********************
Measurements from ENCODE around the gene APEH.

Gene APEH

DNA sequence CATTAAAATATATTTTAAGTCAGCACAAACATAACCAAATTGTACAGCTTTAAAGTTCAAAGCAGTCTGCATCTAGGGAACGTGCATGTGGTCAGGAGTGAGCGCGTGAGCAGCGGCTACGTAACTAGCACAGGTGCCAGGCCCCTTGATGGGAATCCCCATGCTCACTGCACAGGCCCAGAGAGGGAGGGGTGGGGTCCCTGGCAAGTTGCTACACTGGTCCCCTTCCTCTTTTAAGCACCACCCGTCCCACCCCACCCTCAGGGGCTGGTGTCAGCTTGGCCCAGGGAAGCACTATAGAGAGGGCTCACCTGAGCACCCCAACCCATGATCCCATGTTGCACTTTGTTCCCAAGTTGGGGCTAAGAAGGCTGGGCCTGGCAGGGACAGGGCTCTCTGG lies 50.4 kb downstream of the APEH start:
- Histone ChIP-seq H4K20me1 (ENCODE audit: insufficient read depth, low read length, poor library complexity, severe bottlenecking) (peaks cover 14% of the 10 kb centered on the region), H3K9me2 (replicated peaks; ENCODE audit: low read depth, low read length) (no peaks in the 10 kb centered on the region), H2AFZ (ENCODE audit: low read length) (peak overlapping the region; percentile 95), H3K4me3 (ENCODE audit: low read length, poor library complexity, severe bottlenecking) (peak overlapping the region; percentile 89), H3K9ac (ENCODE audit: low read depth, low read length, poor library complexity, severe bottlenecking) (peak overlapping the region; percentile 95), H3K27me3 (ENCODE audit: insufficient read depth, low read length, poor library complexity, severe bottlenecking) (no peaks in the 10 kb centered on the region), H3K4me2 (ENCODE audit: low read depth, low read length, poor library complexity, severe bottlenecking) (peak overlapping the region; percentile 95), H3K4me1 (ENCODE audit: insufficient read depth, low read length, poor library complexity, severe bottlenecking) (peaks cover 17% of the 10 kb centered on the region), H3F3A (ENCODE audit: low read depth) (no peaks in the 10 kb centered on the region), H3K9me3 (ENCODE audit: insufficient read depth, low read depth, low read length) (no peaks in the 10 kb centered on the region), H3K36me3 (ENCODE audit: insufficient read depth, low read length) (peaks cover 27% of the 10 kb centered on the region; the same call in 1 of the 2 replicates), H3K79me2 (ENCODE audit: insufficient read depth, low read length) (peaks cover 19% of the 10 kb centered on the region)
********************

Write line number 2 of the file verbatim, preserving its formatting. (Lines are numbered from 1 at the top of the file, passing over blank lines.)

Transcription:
Gene APEH